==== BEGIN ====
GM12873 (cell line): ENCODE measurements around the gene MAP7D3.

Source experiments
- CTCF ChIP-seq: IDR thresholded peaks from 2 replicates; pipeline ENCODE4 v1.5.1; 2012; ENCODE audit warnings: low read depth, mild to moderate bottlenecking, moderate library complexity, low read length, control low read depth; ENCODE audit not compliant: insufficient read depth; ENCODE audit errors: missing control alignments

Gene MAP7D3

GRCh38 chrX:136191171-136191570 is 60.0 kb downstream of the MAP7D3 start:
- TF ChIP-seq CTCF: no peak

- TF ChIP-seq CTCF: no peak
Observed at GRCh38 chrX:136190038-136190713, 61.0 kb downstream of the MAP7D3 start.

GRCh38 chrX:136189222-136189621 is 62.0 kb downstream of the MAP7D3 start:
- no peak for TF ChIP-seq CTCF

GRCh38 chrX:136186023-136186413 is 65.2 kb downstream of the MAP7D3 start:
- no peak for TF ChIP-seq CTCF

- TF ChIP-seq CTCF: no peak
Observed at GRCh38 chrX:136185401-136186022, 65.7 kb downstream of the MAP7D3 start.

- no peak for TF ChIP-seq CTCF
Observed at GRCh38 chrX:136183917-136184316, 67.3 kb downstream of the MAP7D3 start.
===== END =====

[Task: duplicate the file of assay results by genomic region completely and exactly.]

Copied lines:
GM12873 (cell line): ENCODE measurements around the gene MAP7D3.

Source experiments
- CTCF ChIP-seq: IDR thresholded peaks from 2 replicates; pipeline ENCODE4 v1.5.1; 2012; ENCODE audit warnings: low read depth, mild to moderate bottlenecking, moderate library complexity, low read length, control low read depth; ENCODE audit not compliant: insufficient read depth; ENCODE audit errors: missing control alignments

Gene MAP7D3

GRCh38 chrX:136191171-136191570 is 60.0 kb downstream of the MAP7D3 start:
- TF ChIP-seq CTCF: no peak

- TF ChIP-seq CTCF: no peak
Observed at GRCh38 chrX:136190038-136190713, 61.0 kb downstream of the MAP7D3 start.

GRCh38 chrX:136189222-136189621 is 62.0 kb downstream of the MAP7D3 start:
- no peak for TF ChIP-seq CTCF

GRCh38 chrX:136186023-136186413 is 65.2 kb downstream of the MAP7D3 start:
- no peak for TF ChIP-seq CTCF

- TF ChIP-seq CTCF: no peak
Observed at GRCh38 chrX:136185401-136186022, 65.7 kb downstream of the MAP7D3 start.

- no peak for TF ChIP-seq CTCF
Observed at GRCh38 chrX:136183917-136184316, 67.3 kb downstream of the MAP7D3 start.